During the last few days, a dear friend’s daughter gave birth to a little girl and another friend’s 97-year-old mother went to sleep and didn’t wake for three days and three nights. Celebrating birth, I received texts and phone calls and adorable newborn baby photos. Contemplating imminent death, my friend, sitting sleepless at her sleeping mother’s bedside, and I texted about letting go. In a 21st century conversation, with words pared down to the minimum and no disturbance to her somnolent mom, we shared fear and love.
In the last few months, I have found much solace in meditations by The Art of Meditation teacher—Burgs. He explains that in the Buddhist tradition, this human incarnation is a rare and precious event, not easily achieved, not to be taken for granted. Certainly not to be wasted. He ponders why we have arrived here now. How long our souls may have waited and longed for this opportunity to be blessed with the extraordinary good fortune of our human birth.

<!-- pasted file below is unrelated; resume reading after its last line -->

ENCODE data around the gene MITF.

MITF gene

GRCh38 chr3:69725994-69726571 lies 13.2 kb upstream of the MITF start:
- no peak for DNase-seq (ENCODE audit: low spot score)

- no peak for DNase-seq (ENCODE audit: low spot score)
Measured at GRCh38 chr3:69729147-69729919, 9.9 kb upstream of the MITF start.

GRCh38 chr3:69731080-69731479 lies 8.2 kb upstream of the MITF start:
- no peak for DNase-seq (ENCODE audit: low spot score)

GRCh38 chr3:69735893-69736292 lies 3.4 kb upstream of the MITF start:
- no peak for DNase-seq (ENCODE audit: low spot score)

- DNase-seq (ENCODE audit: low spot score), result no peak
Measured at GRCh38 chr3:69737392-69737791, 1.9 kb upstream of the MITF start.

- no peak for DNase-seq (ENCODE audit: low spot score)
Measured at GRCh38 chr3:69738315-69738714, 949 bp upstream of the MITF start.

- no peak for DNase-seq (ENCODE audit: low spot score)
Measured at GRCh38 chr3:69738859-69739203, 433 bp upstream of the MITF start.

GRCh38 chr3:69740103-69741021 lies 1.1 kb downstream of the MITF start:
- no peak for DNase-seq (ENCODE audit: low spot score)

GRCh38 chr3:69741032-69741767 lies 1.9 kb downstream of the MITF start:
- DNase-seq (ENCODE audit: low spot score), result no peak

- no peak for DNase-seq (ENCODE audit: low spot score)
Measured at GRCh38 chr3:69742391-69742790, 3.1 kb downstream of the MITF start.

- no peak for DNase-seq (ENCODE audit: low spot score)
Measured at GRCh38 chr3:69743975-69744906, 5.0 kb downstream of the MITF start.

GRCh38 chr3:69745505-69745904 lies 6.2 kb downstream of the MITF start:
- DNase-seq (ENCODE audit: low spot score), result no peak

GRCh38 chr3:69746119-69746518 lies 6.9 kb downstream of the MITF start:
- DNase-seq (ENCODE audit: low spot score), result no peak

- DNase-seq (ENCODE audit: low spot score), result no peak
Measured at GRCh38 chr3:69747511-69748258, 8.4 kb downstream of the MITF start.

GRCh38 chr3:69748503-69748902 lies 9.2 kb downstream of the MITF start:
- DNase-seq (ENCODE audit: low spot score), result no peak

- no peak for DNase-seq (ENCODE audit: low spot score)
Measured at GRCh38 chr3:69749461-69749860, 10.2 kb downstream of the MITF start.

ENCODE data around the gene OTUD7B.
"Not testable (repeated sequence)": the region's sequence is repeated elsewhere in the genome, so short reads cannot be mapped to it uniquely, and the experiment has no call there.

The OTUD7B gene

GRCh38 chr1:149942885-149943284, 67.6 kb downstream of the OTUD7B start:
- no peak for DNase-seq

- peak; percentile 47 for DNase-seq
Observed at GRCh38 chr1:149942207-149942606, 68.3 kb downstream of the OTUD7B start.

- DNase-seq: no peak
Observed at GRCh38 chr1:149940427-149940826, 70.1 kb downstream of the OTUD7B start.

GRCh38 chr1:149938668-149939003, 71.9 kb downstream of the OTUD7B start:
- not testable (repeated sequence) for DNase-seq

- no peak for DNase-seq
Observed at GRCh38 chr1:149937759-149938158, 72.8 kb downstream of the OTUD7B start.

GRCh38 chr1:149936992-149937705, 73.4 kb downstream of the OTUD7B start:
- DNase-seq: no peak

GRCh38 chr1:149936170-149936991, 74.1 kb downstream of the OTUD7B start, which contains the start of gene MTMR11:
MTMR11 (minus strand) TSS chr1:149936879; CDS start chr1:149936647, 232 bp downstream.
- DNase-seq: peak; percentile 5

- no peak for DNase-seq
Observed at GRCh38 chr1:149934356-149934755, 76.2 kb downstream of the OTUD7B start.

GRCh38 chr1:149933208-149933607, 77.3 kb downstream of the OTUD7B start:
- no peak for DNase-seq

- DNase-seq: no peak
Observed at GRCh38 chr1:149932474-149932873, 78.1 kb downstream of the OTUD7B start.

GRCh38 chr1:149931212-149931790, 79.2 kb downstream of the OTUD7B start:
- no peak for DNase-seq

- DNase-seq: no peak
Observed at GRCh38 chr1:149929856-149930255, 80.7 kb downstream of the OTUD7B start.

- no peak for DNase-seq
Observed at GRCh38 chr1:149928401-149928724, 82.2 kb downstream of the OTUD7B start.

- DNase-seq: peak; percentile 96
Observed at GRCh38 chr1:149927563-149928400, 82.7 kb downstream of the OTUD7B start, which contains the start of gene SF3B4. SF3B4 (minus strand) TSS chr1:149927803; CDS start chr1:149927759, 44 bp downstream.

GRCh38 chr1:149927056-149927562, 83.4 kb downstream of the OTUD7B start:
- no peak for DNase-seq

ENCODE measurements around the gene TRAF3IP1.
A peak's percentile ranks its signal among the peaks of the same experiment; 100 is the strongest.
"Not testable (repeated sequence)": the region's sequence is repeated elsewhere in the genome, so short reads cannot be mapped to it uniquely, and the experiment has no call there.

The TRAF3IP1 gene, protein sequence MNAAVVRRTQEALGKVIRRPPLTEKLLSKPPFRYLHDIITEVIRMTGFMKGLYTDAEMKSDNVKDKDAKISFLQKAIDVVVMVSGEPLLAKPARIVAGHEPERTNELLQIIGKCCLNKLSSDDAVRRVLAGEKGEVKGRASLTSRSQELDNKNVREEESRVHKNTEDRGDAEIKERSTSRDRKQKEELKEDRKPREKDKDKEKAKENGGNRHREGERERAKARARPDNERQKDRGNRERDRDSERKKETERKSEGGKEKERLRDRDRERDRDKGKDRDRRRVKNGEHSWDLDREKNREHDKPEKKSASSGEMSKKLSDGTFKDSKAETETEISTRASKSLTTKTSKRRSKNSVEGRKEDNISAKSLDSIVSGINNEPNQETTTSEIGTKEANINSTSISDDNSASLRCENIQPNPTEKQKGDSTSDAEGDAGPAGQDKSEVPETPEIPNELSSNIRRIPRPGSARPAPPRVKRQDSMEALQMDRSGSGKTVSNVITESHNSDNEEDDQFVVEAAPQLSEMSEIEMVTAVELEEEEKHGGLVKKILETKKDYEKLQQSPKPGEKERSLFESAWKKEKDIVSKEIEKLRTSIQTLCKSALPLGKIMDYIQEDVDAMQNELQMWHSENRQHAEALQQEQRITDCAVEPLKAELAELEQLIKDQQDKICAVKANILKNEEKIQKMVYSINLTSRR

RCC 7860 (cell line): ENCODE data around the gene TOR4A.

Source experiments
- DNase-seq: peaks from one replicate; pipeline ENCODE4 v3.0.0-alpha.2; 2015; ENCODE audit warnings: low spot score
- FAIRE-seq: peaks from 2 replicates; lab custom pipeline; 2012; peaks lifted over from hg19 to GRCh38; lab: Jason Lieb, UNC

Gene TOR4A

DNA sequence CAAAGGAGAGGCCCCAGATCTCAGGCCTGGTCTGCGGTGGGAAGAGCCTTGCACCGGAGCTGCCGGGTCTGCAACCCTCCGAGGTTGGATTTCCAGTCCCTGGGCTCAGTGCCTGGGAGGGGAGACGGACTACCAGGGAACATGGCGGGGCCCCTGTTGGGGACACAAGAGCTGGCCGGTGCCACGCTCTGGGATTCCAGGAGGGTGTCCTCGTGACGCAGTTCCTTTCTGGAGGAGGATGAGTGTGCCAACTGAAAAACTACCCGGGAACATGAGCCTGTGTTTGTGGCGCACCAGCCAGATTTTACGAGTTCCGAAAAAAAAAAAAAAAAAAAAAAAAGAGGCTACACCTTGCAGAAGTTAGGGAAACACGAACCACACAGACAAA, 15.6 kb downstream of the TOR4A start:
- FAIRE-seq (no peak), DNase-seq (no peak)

As I listen to him, I imagine a celestial gathering of souls lining up and waiting with saint-like patience for their turn to enter a human body. Like waiting in line to get into the Beetles’ concert at Shea Stadium in 1965? A once in a lifetime opportunity. No, that’s not right …. And not nearly serious enough. A soul achieving this highest of births is an exceptional spiritual happening. A privilege and an opportunity. How do we forget this?
Buddhist or not … I am gifted, reminded by the darling little being who’s just dared to enter the world and by the 97-year-old, who, like Sleeping Beauty, has waked from her three-day sleep. (She’s still here, still wants to participate in her extraordinary life). Both brave beings inspire me to ask what I am doing with my one precious life. Am I treasuring this brief time? Am I choosing Life and Love so that my soul extends and expands to its greatest potential? And if not, hadn’t I best get started?